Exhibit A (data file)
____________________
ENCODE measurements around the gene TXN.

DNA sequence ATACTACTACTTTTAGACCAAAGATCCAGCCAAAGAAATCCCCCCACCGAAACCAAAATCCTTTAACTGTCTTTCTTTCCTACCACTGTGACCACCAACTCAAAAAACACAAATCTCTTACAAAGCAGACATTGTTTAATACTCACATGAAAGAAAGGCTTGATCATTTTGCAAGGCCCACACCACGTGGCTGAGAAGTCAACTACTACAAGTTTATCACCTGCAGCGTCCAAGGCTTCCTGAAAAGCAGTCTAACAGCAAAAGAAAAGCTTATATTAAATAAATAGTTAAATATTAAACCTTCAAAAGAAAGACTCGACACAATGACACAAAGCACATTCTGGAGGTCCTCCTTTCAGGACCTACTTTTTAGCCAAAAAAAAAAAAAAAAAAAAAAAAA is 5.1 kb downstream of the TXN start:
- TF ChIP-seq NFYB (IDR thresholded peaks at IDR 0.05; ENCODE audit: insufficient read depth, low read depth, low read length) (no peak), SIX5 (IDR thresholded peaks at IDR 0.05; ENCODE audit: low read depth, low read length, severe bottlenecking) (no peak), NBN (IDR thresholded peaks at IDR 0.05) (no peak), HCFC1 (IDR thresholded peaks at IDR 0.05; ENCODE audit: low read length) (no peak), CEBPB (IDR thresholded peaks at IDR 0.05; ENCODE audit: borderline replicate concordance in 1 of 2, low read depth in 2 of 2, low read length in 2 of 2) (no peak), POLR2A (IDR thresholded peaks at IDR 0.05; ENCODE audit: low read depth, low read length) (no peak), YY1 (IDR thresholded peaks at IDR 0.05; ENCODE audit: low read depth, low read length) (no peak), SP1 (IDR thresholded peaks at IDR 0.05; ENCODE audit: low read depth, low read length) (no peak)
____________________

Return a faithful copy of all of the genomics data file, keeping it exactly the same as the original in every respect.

ENCODE measurements around the gene TXN.

DNA sequence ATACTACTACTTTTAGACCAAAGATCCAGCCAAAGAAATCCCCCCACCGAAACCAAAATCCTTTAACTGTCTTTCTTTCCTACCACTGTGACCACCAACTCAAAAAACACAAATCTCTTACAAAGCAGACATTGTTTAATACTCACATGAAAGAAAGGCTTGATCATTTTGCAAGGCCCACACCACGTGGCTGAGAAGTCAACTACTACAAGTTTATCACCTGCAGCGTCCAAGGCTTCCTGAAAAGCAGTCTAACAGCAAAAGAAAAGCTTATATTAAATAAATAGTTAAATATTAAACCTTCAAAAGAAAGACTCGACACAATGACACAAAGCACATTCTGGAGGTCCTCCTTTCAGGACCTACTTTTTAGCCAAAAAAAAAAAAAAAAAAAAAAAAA is 5.1 kb downstream of the TXN start:
- TF ChIP-seq NFYB (IDR thresholded peaks at IDR 0.05; ENCODE audit: insufficient read depth, low read depth, low read length) (no peak), SIX5 (IDR thresholded peaks at IDR 0.05; ENCODE audit: low read depth, low read length, severe bottlenecking) (no peak), NBN (IDR thresholded peaks at IDR 0.05) (no peak), HCFC1 (IDR thresholded peaks at IDR 0.05; ENCODE audit: low read length) (no peak), CEBPB (IDR thresholded peaks at IDR 0.05; ENCODE audit: borderline replicate concordance in 1 of 2, low read depth in 2 of 2, low read length in 2 of 2) (no peak), POLR2A (IDR thresholded peaks at IDR 0.05; ENCODE audit: low read depth, low read length) (no peak), YY1 (IDR thresholded peaks at IDR 0.05; ENCODE audit: low read depth, low read length) (no peak), SP1 (IDR thresholded peaks at IDR 0.05; ENCODE audit: low read depth, low read length) (no peak)